FINRA notes that the submission of non-tape reports is not subject to the 90-second reporting requirement under FINRA trade reporting rules. Thus, firms generally have until the end of the day on trade date to submit the non-tape reports required under the amendments, unless a shorter reporting time is required under other FINRA rules.16

The examples above also will be included in FINRA's Trade Reporting FAQs (www.finra.org/tradereportingfaq/), which are updated periodically to address additional trade reporting scenarios as questions arise.

The amendments become effective on August 3, 2009.


1 OTC equity transactions are: (1) transactions in NMS stocks effected otherwise than on an exchange, which are reported through the Alternative Display Facility (ADF) or a Trade Reporting Facility (TRF); and (2) transactions in OTC Equity Securities (e.g., OTC Bulletin Board and Pink Sheets securities), Direct Participation Program (DPP) securities and PORTAL equity securities, which are reported through the OTC Reporting Facility (ORF). The ADF, TRFs and ORF are collectively referred to herein as the "FINRA Facilities."

2 See Securities Exchange Act Release No. 58903 (November 5, 2008), 73 FR 67905 (November 17, 2008) (order approving SR-FINRA-2008-011); and Securities Exchange Act Release No. 58903A (November 13, 2008), 73 FR 69700 (November 19, 2008) (correction to order approving SR-FINRA-2008-011).

3 The market maker-based reporting structure is as follows: (1) in transactions between two market makers, the sell-side reports; (2) in transactions between a market maker and a non-market maker, the market maker reports; (3) in transactions between two non-market makers, the sell-side reports; and (4) in transactions between a member firm and either a non-member firm or customer, the member firm reports.

4 See FINRA Rules 6282(b), 6380A(b), 6380B(b), 6622(b), 6633(b) and 6643(a)(3).

5 The rules requiring a "Reporting ECN" to ensure that trades are reported in accordance with one of three enumerated methods and to notify FINRA in writing of the method of reporting for each of its subscribers have been deleted (specifically, paragraphs (c)(5) through (7) of FINRA Rules 7230A, 7230B and 7330).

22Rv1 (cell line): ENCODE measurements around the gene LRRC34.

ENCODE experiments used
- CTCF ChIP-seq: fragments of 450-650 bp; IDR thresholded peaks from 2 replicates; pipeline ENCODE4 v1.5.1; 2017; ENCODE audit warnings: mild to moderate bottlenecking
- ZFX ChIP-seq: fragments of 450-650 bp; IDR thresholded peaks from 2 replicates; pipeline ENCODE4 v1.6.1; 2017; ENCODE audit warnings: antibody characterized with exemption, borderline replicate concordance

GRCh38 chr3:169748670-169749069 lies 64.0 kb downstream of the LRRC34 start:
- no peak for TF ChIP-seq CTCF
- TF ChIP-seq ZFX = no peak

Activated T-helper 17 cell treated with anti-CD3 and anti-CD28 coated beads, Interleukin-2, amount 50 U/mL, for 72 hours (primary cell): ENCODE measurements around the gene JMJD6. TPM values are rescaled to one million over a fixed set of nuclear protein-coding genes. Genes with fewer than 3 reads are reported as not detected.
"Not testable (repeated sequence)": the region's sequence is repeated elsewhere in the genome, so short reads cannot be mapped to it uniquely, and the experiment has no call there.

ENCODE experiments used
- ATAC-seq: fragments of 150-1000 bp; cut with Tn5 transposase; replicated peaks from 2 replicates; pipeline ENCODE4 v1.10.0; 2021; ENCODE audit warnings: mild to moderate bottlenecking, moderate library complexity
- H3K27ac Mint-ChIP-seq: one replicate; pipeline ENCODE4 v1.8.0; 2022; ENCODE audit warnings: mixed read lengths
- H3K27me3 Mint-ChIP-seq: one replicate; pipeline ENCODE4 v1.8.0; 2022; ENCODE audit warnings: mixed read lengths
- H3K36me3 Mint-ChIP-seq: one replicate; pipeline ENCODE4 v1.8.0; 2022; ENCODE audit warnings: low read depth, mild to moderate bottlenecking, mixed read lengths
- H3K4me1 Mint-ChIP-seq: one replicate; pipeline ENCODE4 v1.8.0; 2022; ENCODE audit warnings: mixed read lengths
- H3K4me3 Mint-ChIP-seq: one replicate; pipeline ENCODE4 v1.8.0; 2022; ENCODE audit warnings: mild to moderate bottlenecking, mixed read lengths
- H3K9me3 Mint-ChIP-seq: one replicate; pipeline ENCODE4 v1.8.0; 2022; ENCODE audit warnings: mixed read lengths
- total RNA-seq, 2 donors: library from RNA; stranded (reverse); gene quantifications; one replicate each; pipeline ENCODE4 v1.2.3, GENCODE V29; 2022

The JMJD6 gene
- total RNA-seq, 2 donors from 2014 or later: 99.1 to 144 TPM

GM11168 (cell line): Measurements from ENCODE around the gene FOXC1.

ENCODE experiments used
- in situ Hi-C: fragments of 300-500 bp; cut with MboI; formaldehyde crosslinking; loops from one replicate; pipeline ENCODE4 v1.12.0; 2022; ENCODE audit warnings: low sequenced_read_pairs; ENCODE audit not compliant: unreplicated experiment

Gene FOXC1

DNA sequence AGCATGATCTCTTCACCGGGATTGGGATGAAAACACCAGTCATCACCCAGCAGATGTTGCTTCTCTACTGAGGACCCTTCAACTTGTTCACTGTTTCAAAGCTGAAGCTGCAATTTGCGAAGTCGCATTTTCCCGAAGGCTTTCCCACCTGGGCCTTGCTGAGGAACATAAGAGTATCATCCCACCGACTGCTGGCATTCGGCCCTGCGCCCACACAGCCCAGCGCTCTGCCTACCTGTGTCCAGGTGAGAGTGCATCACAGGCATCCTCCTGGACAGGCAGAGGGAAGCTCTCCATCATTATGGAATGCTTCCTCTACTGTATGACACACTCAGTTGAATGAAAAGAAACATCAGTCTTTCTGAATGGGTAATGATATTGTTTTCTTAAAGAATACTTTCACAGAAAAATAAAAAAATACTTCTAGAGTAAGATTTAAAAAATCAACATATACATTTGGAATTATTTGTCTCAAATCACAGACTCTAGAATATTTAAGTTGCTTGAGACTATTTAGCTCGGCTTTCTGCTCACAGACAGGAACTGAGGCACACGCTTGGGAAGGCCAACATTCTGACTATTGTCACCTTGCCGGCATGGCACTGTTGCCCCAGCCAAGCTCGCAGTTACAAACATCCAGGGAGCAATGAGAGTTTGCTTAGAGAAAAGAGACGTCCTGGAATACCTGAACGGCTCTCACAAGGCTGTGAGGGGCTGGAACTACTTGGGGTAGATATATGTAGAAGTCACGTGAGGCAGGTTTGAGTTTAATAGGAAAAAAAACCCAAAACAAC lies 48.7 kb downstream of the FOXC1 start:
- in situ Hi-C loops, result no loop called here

6 A previously executed give-up agreement may satisfy the requirement of a contemporaneously documented agreement under FINRA rules if the give-up agreement expressly states that in a manually negotiated trade between Firm A and Firm B, where Firm A as the sell-side has the reporting obligation, the parties agree that Firm B will have the reporting obligation.

It is FINRA's understanding that firms' current give-up agreements are not specific in this regard and, therefore, must be amended or re-executed if the parties would like to use that agreement for this purpose. If Firm A and Firm B do not have a contemporaneously documented agreement to shift the reporting obligation to Firm B, under the typical operation of a give-up agreement, Firm B can report the trade on behalf of Firm A; however, Firm A still has the trade reporting obligation under FINRA rules and is responsible for the trade report submitted on its behalf by Firm B.

7 For purposes of FINRA trade reporting rules applicable to equity securities, a "riskless principal" transaction is a transaction in which a firm, after having received an order to buy (sell) a security, purchases (sells) the security as principal and satisfies the original order by selling (buying) as principal at the same price.

8 "Non-tape reports" are reports that are not submitted to the appropriate exclusive Securities Information Processor for public dissemination. They can be (1) "non-tape, non-clearing," meaning that the report is submitted to FINRA solely for regulatory purposes, or (2) "clearing-only," meaning that the report is submitted to FINRA for clearing; i.e., for submission by FINRA to the National Securities Clearing Corporation (and perhaps also for regulatory purposes).

9 See FINRA Rules 6282(e)(1)(D), 6380A(d)(4), 6380B(d)(4), 6622(d)(4) and 6643(d)(5). See also FINRA Rule 6633(a)(3), amended to cross-reference FINRA Rule 6622(d).

10 An OTC riskless principal transaction can be reported to FINRA in a single tape report properly marked as riskless principal, or in two separate reports: (1) a tape report to reflect the initial leg of the transaction and (2) a non-tape report to reflect the offsetting, "riskless" leg of the transaction, with the correct capacity of riskless principal. See FINRA Rules 6282(e)(1)(C)(ii), 6380A(d)(3)(B), 6380B(d)(3)(B) and 6622(d)(3)(B).

11 See Regulatory Notice 07-38 (August 2007).

12 See supra note 10. If Firm A's capacity is properly marked as riskless principal on the tape report, Firm A would not be required under current rules to submit a non-tape report to FINRA.

13 See Regulatory Notice 07-38 (August 2007).

14 The most likely scenario where Firm A would have the trade reporting obligation is with respect to trades in OTC Equity Securities, as defined in FINRA Rule 6420.

15 See supra note 10. If Firm A's capacity is properly marked as riskless principal on the tape report, Firm A would not be required under current rules to submit a non-tape report to FINRA.

16 See Trade Reporting Frequently Asked Questions, FAQ 102.2, at www.finra.org/tradereportingfaq/.